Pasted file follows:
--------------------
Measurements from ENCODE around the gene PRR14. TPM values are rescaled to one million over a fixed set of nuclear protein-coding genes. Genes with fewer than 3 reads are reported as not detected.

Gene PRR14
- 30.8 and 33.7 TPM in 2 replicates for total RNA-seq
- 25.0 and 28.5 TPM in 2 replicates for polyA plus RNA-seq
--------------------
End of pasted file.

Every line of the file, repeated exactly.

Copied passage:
Measurements from ENCODE around the gene PRR14. TPM values are rescaled to one million over a fixed set of nuclear protein-coding genes. Genes with fewer than 3 reads are reported as not detected.

Gene PRR14
- 30.8 and 33.7 TPM in 2 replicates for total RNA-seq
- 25.0 and 28.5 TPM in 2 replicates for polyA plus RNA-seq